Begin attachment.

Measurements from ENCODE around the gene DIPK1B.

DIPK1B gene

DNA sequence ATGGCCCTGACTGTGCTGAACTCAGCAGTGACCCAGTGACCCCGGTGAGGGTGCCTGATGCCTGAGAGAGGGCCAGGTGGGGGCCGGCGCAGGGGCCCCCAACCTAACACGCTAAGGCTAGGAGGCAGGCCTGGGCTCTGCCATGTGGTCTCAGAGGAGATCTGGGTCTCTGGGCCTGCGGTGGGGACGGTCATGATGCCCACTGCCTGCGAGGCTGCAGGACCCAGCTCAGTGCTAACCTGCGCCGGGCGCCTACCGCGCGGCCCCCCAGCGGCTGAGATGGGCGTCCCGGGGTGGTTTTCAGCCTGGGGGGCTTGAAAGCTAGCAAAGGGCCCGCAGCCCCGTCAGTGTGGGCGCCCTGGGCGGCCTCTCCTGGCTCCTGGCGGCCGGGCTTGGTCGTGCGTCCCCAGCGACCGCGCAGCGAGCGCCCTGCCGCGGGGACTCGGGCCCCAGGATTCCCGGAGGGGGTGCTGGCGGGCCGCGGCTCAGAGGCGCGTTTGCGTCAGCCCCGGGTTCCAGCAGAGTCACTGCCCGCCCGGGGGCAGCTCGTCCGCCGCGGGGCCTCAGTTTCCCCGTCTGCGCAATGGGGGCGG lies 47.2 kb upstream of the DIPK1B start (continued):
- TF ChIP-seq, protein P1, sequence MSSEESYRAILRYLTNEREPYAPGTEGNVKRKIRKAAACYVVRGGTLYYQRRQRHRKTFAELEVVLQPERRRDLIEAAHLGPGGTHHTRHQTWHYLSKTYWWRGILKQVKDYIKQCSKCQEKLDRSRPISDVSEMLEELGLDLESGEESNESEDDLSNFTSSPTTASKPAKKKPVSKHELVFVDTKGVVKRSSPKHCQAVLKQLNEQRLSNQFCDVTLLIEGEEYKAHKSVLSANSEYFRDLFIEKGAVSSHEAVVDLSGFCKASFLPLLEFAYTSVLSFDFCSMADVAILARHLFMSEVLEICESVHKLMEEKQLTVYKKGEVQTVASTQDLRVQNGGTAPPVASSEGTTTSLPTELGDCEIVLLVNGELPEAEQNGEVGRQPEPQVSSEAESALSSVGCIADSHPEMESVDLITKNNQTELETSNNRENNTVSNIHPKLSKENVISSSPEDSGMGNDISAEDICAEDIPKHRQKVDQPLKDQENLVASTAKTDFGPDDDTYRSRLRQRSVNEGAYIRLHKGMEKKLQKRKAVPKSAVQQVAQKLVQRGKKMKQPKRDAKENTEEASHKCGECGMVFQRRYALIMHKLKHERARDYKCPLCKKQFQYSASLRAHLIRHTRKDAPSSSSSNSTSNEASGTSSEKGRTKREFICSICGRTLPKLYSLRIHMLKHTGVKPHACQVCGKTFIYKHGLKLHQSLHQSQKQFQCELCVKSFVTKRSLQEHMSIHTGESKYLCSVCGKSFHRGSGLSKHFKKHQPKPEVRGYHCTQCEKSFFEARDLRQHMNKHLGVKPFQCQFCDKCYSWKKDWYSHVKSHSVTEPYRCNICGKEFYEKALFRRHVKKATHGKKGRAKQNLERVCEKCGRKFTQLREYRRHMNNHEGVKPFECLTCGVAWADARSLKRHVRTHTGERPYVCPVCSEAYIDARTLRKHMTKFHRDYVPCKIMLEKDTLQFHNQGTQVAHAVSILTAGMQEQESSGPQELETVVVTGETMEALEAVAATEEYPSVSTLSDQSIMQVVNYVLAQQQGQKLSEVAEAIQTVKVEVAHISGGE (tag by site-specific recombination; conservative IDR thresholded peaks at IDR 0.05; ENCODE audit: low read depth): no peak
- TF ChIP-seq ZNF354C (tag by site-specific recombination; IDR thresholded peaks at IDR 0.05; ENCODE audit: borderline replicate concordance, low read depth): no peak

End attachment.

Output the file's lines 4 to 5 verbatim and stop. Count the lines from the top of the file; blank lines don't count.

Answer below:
- TF ChIP-seq, protein P1, sequence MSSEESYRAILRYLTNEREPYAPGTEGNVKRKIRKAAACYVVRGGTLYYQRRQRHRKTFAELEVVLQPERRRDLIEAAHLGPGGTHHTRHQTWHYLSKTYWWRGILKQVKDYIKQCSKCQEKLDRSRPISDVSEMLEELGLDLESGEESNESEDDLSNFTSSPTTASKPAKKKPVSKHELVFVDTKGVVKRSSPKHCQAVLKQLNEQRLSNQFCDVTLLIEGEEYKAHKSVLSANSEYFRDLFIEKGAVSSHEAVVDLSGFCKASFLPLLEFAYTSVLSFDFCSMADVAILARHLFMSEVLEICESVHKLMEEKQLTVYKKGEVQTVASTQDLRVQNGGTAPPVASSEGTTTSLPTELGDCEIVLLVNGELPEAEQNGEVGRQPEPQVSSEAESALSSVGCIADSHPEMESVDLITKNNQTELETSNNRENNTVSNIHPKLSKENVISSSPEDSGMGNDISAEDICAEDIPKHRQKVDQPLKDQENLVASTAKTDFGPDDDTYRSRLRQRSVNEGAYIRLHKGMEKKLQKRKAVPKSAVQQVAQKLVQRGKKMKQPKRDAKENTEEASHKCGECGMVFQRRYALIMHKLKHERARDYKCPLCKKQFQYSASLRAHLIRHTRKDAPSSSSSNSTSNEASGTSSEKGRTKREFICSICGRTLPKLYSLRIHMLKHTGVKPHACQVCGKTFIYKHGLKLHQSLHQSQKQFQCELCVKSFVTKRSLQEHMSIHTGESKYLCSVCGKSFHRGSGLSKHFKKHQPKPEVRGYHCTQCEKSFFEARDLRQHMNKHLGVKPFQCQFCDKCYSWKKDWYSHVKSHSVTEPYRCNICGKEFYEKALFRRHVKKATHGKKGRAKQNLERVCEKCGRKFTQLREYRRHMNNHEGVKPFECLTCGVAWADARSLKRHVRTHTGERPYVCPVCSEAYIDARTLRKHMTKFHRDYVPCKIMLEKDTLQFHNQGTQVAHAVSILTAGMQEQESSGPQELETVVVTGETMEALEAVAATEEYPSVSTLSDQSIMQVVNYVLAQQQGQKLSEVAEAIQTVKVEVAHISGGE (tag by site-specific recombination; conservative IDR thresholded peaks at IDR 0.05; ENCODE audit: low read depth): no peak
- TF ChIP-seq ZNF354C (tag by site-specific recombination; IDR thresholded peaks at IDR 0.05; ENCODE audit: borderline replicate concordance, low read depth): no peak